johnlink ranks ASSAULT ON PRECINCT 13 (2005)

This is the 2005 remake of the cult classic John Carpenter film of the same name from 1976 (which I have not seen). The story concerns a collection of cops and criminals holed up in a police station while being repeatedly attacked from the outside. I was in the mood for something intense, and I remembered this as being so. I do talk briefly about the ending, though it is not some kind of revolutionary surprise, so there are SPOILERS BELOW.

 

I watched ASSAULT ON PRECINCT 13 (2005) on 5.22.12. It was my second viewing of the film, and my first since its DVD release.

I’m not sure that anyone is banging the drum for Ethan Hawke as one of his generation’s best actors, but I will say that he consistently makes better the films he is in (except for the unfortunate HAMLET he did in 2000). Laurence Fishburne is a guy who can be superb, but will often coast through a movie on ‘cool’. These two together work very well on screen, even if you aren’t about to regard their pairing as excellent acting. They are certainly watchable and engaging, with Hawke playing the cop and Fishburne playing the cop-killer who is being targeted by the outside attack.

While this movie is fairly standard in terms of its beats and its violence, I will say that it is unexpectedly brutal in regards to its characters. You expect, in a film like this, the good guys and the bad guys will go down one-by-one as the leads end up the only survivors remaining. Who lives and who dies (and how) is certainly unique here, if only for one key death which I won’t spoil.

I enjoy this film. It has a visceral intensity. The danger is palpable, even if it doesn’t assault the intellect the same way it assaults our more survivalist instincts. Hawke is effective as the leader of this ragtag group protecting each other in a soon-to-close police station. Cut off from the outside by a New Year’s Eve storm and the technological capabilities of those laying siege, these people must band together in an attempt to make it to dawn.

This is a dark film, taking place almost entirely at night and utilizing (perhaps sometimes over-utilizing) blue color filters in the exteriors to add to the illusion of cold isolation. There is certainly some ambition in the approach to the film, even if it does not always translate to the execution.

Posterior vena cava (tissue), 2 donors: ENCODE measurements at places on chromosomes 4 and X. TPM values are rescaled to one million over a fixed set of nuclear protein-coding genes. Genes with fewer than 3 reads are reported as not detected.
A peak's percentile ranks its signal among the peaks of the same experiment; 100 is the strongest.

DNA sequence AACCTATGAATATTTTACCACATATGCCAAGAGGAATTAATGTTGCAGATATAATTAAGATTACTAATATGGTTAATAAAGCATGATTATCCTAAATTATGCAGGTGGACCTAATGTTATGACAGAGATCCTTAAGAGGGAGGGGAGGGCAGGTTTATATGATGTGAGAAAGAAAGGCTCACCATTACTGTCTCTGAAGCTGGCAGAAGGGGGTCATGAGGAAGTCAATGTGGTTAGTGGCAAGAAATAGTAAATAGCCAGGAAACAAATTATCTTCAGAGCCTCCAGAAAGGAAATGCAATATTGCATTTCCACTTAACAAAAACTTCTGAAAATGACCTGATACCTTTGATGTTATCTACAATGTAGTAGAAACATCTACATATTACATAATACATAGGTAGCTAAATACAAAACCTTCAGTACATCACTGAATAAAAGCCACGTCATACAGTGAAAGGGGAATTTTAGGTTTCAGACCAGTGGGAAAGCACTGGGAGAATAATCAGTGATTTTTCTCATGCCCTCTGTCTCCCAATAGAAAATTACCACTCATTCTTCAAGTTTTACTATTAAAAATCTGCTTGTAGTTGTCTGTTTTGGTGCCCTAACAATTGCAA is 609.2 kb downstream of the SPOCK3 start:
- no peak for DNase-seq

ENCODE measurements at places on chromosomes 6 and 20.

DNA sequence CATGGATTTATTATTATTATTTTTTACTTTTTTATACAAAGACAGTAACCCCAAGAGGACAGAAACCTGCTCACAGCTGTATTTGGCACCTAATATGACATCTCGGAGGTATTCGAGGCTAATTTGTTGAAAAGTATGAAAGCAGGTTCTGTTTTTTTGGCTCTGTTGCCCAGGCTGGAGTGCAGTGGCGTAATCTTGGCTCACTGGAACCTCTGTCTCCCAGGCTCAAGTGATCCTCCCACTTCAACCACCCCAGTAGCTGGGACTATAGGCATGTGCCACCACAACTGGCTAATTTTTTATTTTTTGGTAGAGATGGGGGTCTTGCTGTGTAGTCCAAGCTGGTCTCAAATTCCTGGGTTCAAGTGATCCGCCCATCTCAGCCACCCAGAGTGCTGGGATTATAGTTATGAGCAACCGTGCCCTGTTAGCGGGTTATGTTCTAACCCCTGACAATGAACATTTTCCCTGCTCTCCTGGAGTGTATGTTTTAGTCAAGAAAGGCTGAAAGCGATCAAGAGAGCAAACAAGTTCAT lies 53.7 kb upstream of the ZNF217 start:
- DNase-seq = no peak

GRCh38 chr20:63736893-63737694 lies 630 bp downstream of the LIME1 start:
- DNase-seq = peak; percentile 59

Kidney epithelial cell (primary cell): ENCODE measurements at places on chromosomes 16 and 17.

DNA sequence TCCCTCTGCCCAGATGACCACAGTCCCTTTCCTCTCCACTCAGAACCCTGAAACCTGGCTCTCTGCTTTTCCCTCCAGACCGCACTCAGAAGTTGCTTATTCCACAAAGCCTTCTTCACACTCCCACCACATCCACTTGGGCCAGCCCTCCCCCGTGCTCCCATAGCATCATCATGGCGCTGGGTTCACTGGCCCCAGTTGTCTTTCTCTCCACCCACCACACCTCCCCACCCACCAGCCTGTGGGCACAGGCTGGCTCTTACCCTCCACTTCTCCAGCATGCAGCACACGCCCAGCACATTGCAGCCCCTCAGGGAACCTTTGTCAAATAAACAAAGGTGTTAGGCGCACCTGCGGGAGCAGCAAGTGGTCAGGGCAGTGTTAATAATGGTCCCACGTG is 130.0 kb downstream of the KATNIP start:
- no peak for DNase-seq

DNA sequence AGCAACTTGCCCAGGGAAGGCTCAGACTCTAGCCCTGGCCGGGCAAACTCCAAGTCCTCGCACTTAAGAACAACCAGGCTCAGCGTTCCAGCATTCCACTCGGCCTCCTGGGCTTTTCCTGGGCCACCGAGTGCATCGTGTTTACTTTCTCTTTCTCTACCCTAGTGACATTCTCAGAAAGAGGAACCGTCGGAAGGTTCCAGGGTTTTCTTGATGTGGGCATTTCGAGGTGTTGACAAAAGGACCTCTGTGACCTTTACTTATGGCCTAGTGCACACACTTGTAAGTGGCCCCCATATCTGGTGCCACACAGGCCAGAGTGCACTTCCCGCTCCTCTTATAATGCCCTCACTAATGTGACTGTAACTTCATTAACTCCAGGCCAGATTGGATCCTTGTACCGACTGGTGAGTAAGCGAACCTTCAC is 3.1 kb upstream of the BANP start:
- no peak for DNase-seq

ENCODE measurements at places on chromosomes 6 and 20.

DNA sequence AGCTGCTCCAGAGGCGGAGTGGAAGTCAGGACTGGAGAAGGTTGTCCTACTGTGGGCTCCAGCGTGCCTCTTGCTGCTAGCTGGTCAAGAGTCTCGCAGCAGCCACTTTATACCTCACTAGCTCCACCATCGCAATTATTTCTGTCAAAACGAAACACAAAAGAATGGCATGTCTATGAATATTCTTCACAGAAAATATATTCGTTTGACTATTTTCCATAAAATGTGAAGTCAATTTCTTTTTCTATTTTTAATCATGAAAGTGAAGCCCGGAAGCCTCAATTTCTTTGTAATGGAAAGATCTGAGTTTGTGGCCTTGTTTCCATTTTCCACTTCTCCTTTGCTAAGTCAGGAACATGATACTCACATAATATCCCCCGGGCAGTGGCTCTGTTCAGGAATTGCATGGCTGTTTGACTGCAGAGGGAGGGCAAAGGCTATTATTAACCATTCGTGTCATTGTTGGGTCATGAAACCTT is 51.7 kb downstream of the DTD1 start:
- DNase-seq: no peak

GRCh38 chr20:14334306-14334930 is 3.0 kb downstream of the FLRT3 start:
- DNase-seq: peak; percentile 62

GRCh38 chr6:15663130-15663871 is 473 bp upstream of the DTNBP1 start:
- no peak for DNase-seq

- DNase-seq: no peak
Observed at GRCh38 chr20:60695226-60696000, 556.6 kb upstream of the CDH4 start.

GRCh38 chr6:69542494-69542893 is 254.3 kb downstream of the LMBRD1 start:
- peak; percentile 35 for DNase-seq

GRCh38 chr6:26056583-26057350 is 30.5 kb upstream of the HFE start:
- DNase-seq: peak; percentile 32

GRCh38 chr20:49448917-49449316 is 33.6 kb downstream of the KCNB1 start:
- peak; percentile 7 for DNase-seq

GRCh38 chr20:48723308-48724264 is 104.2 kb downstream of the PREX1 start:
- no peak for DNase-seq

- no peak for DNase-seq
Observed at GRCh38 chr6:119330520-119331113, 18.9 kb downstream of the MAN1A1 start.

The ending, with the traitorous villain being killed in isolation, is somewhat unsatisfactory. I think of THE NEGOTIATOR and how that film handled a villain who truly falls in the eyes of those who trusted him. In ASSAULT ON PRECINCT 13, the climax had more of a ho-hum feel. Like they used any creativity they had early on and just ended it in your standard good-guy versus bad-guy showdown. And if the way Fishburne’s character is handled at the end is supposed to be surprising, then they were off base. What happens between he and Hawke is not anything other than what the audience wants and expects.

So while I certainly enjoy the playing out of this film, I don’t think it is anything special. Certainly worth seeing, I was less impressed by this viewing than I was six or seven years ago when I first saw it. Perhaps a movie to throw in once a decade, this is nothing more than an average film with an above-average entertainment value.

SCORES

FILM: 4; MOVIE: 8; ACTING: 5; WRITING: 5; BONUS: -1

The negative bonus point is for the post-production work. The CGI is not good, and is completely unnecessary. There is a scene involving gun sights pointing into the window, and I assume the laser beams were added in post, which feel disconnected from the world of the film.

But the worst is the continuity. There are many people who enjoy picking apart a film to watch when someone’s drink gets more or less full. I’ve never been one of those people, because I’m not actively trying to lower my ability to enjoy a film. But there are many instances where cuts disappear and reappear. Snow levels grow and shrink. Blinds open and close (which is only noticeable because the film immediately makes a point to show us the lasers). But worst of all, a villain knows early on that eight people inside. Fine, maybe someone on the inside is working. But when he later captures someone, the only thing he asks is how many people are inside before killing that person. What?!  How did noone notice that he miraculously knows how many people are left, and then forgets and NEEDS to know. It’s absurd. Stupid. None of these things individually would produce a negative point, but they point to a laziness in post-production which negatively affects the experience.

3+8+5+5-1=20

FINAL SCORE: 5

 

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~ by johnlink00 on May 23, 2012.

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